Connecting people with nature is one of the Triangle Land Conservancy’s four public benefits. Our public nature preserves offer opportunities for an experiential, hands-on approach to learning about the environment. In order to enhance accessibility of our resources, we also offer a variety of educational programs to promote community conservation throughout the Triangle region. According to The Nature Conservancy, “66% of youth surveyed stated that ‘they have had a personal experience in nature’ and this made them appreciate it more.” The goal of our environmental education programs is to facilitate positive experiences in nature for youth who might otherwise have limited exposure to natural and open spaces in the Triangle. All our programs are free, educational, outdoors, and fun!
Who We Serve
Thanks to grant funding, the Triangle Land Conservancy provides nature education programs for groups who might not otherwise have access to outdoor and environmental education, such as:
- Title 1 public schools and Preschools
- Title 1 school’s afterschool programs
- Nonprofit partners such as Big Brothers Big Sisters, Boys and Girls Club, Salvation Army, and other Triangle-region groups
Types of Programs
1. Individualized Education Programs
Nature Education programs strive to promote at least one of the four public benefits of land conservation in each program: safeguarding clean drinking water, protecting natural habitats, supporting local farms and food, and connecting people with nature. Our programs can be adapted to meet teaching objectives and to incorporate NC State Science Standards and/or Common Core Standards.
Additionally, TLC AmeriCorps members can work with instructors to create an education program for your group. These programs can also include scientific investigations that teach observation and data collection skills, as well as principle stream and forest ecology.
2. Guided Hikes and Nature Walks
Guided Hike and Nature Walk programs are led by experienced staff who will point out features of the nature preserve, answer questions, and help your group discover local plants and animals. Our walks focus on experiential learning, encouraging groups to stop and explore the forests, fields, streams, and ponds of TLC nature preserves.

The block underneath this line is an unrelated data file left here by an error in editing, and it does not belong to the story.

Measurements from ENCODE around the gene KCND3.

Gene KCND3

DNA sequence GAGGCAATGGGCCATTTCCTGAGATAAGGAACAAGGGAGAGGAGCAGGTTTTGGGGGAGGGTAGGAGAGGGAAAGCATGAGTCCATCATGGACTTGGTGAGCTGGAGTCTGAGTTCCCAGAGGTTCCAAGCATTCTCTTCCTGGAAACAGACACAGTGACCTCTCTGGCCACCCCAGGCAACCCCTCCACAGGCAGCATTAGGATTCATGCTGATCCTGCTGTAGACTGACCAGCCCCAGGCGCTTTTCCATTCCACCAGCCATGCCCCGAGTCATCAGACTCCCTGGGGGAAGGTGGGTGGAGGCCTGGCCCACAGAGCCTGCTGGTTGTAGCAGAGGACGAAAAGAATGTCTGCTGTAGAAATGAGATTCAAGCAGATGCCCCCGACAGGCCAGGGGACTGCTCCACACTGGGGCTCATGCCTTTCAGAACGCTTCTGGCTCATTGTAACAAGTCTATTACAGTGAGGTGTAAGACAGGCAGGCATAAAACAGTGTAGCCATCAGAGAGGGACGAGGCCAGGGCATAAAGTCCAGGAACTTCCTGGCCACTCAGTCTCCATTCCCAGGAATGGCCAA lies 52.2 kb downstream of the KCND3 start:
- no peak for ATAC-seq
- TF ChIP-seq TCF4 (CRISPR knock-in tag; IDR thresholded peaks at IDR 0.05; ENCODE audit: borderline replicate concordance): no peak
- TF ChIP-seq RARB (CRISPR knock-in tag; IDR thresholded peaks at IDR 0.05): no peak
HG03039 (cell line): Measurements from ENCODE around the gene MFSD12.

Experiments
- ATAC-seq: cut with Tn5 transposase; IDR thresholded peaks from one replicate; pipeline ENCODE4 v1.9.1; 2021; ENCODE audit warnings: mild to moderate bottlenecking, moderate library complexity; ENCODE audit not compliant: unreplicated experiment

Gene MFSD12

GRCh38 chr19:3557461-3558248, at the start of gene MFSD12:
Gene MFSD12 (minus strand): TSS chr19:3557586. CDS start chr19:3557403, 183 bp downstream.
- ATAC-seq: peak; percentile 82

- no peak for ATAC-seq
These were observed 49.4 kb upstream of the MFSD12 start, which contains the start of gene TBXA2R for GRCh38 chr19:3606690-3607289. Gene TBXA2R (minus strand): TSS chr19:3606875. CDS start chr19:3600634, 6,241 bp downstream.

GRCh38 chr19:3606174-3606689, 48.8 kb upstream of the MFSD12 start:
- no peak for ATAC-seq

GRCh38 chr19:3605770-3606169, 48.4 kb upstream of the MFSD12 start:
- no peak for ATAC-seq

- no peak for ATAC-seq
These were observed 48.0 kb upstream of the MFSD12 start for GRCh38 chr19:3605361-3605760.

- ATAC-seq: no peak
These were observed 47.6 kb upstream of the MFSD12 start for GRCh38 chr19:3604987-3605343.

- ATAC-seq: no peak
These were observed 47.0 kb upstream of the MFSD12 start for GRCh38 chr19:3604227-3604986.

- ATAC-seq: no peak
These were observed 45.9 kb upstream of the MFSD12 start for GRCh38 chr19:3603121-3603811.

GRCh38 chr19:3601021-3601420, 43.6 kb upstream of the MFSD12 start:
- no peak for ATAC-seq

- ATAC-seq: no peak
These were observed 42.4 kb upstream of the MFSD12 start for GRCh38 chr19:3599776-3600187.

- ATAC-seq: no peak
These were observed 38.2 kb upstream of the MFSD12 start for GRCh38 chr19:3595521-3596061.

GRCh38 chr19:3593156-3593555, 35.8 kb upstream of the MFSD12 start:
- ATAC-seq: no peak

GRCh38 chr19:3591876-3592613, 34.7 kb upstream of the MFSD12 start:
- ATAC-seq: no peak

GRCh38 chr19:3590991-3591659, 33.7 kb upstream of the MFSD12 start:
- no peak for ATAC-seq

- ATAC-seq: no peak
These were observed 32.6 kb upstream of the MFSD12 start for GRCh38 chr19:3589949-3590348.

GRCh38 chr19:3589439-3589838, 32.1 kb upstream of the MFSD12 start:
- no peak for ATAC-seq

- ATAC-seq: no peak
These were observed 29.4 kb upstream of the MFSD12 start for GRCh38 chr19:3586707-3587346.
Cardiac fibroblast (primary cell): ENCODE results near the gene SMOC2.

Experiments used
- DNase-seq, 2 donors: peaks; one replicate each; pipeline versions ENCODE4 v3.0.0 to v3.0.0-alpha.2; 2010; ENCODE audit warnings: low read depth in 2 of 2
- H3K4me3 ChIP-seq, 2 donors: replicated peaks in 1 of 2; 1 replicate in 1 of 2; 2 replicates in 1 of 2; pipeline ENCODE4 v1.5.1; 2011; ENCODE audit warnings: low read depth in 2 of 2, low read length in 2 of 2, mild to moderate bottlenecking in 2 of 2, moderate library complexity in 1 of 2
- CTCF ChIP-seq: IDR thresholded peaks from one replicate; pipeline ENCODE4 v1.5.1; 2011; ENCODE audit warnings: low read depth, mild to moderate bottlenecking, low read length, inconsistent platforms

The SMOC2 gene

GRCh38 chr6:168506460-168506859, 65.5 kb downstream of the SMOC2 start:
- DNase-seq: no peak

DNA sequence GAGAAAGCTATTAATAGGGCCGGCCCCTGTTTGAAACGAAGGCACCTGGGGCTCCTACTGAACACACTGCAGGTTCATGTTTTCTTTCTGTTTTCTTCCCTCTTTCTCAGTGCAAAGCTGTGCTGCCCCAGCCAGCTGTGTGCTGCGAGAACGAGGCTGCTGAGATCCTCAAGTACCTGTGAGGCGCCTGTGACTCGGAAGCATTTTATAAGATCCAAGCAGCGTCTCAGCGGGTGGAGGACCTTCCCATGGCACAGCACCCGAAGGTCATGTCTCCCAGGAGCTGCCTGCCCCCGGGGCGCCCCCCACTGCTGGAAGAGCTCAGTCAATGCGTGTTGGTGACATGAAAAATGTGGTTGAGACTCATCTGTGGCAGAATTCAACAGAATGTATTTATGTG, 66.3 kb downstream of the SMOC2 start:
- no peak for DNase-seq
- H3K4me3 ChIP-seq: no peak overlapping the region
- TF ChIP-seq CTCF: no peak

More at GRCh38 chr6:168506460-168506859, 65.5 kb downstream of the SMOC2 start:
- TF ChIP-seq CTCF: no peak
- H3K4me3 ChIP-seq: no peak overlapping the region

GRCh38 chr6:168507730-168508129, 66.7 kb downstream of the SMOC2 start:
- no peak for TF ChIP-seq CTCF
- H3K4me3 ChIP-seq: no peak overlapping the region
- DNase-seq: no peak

3. Get Wild! Family Programs
Get Wild! is Triangle Land Conservancy’s monthly series of youth-oriented environmental education programs made possible with support from Duke Energy Foundation and the Merck – Neighbor of Choice Program. These programs are free and open to the public, although pre-registration is required. Get Wild! Programs rotate between TLC’s public nature preserves, and have focused on topics such as birds, salamanders, animal tracks, and creek critters. To view our upcoming Get Wild! programs, visit: https://www.triangleland.org/explore/events.
4. Stream Studies Programs
TLC is partnering with Stagville State Historic Site to offer K-12 field trip programs at our Horton Grove Nature Preserve focusing on aquatic ecology, water conservation, and the history of water and resource use in the area. For more information or to schedule a field trip, visit http://www.stagville.org/.
Programs can be held at any of TLC’s 6 public nature preserves and several of our private properties in Durham, Chatham, Wake, Orange, Lee, and Johnston Counties. If transportation is an obstacle, TLC will work with your group to explore available options in your region.
In order for your group to get the best experience from their nature program, we recommend:
- At least 1.5 hours at the preserve
- No more than 20 children in a group
- 5-7/1 child-adult ratio
- Scheduling a month in advance
Note: Please be aware that there are no bathroom facilities at any of our preserves. However, TLC can provide port-a-potties if needed for programs lasting longer than two hours.
To Schedule a Program, Contact:
Molly Richard, CTNC AmeriCorps Member; Community Outreach and Education Associate
If you’re interested in a service project please see our Volunteer Page for more information.
Nature Benefit Youth
There have been many studies done on the positive impact natural spaces can have on youth of all ages. The benefits range from mental to physical health properties, and also include academic improvements in school.
Giving kids a space to spend more time outdoors promotes not only, physically active, but also promotes self-awareness of limits and positive mental health benefits.
By pairing nature programs with traditional classroom exercises, students are able to further develop skills with new or different interpretations through nature, and students have also recognized personal growth through new experiences that have taken them out of their comfort zone.
Children who spend time in natural and green spaces have reduced stress levels, and are more capable of dealing with difficult situations compared to children who are not actively outdoors.
Behavior and Social Interactions
Taking kids into nature allows for discovery and exploration. This has been shown to promote good behavior, reduce conflicts, and promote positive cooperation between students and with adults.